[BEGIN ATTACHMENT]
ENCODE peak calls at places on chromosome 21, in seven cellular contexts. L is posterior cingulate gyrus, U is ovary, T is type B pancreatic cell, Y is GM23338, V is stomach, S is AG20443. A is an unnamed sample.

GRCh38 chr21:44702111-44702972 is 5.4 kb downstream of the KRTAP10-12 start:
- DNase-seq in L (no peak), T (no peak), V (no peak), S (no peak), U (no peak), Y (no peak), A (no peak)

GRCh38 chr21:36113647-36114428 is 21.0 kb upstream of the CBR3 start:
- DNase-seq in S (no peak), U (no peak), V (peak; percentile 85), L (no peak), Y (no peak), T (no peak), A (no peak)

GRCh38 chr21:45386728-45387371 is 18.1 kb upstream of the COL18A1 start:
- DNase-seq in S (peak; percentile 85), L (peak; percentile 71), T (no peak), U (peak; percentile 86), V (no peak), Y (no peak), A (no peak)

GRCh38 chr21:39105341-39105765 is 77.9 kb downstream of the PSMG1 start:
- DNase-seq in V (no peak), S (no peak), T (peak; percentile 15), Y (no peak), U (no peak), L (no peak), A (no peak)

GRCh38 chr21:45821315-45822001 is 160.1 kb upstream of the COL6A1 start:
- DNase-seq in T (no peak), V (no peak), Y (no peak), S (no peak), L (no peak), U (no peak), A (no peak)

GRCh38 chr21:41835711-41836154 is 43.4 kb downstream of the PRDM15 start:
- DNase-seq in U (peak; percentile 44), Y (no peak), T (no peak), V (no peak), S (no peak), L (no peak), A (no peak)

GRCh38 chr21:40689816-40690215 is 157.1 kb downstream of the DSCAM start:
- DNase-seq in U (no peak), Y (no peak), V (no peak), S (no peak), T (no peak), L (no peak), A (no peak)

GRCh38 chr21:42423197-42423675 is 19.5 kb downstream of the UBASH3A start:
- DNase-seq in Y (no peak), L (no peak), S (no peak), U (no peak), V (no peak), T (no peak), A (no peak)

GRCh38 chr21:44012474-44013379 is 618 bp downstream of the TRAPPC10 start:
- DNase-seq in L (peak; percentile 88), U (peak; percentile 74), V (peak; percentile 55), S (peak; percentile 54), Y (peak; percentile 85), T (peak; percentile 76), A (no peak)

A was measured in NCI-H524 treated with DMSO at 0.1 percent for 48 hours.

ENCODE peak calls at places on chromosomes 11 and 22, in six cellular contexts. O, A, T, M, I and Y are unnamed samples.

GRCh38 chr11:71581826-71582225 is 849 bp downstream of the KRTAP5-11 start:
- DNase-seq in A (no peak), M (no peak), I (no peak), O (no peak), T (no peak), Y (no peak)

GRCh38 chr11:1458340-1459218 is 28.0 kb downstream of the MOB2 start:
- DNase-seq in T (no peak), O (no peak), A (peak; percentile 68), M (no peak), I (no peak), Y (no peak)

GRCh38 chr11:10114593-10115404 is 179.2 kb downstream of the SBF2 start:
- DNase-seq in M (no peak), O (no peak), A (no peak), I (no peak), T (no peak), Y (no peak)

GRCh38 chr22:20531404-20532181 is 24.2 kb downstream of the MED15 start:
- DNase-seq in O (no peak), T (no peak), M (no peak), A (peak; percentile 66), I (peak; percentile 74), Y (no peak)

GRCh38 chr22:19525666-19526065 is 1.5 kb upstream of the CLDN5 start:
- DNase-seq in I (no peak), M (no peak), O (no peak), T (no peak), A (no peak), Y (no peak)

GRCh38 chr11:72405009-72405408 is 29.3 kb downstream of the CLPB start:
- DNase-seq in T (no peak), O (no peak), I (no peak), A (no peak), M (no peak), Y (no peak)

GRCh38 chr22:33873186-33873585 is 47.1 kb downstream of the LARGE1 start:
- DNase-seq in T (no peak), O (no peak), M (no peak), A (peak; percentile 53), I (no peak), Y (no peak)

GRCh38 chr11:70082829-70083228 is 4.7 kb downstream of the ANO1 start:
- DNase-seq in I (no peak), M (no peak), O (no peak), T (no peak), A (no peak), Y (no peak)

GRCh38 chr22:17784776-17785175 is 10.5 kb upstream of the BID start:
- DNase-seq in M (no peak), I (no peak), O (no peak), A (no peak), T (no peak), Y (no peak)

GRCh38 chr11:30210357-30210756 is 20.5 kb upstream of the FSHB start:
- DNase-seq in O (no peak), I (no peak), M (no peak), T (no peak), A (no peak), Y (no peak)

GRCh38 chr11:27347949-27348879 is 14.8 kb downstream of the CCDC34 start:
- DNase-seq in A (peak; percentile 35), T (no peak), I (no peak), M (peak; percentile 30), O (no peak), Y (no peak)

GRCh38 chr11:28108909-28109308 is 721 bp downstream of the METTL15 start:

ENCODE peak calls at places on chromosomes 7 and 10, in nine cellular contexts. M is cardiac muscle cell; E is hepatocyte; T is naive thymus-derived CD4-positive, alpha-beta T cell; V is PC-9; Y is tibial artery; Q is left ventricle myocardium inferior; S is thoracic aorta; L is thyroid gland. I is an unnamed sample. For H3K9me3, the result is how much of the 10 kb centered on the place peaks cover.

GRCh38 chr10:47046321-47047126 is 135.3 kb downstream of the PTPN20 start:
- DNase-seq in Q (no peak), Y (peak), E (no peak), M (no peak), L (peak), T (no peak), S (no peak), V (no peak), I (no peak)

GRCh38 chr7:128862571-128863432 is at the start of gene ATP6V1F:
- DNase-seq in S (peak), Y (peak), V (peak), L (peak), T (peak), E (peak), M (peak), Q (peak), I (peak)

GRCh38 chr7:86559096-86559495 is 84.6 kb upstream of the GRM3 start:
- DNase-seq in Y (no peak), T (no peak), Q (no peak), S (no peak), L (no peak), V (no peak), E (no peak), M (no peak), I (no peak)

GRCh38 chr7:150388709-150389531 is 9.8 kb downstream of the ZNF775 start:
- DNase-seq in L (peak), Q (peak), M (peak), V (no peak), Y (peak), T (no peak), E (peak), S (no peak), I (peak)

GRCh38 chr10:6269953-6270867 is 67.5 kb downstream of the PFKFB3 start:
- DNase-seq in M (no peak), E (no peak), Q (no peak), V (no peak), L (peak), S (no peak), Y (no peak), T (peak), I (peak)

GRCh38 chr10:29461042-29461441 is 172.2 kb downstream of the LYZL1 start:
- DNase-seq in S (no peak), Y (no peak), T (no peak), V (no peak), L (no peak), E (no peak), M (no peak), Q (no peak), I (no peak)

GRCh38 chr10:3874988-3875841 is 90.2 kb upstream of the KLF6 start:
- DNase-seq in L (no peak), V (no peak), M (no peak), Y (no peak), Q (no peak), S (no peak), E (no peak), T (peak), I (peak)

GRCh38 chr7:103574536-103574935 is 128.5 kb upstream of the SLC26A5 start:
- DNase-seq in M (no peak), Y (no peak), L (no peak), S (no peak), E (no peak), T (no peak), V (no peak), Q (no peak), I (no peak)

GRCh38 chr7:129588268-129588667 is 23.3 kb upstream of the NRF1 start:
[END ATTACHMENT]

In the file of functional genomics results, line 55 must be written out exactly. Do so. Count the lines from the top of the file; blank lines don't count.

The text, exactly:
- DNase-seq in M (no peak), E (no peak), Q (no peak), V (no peak), L (peak), S (no peak), Y (no peak), T (peak), I (peak)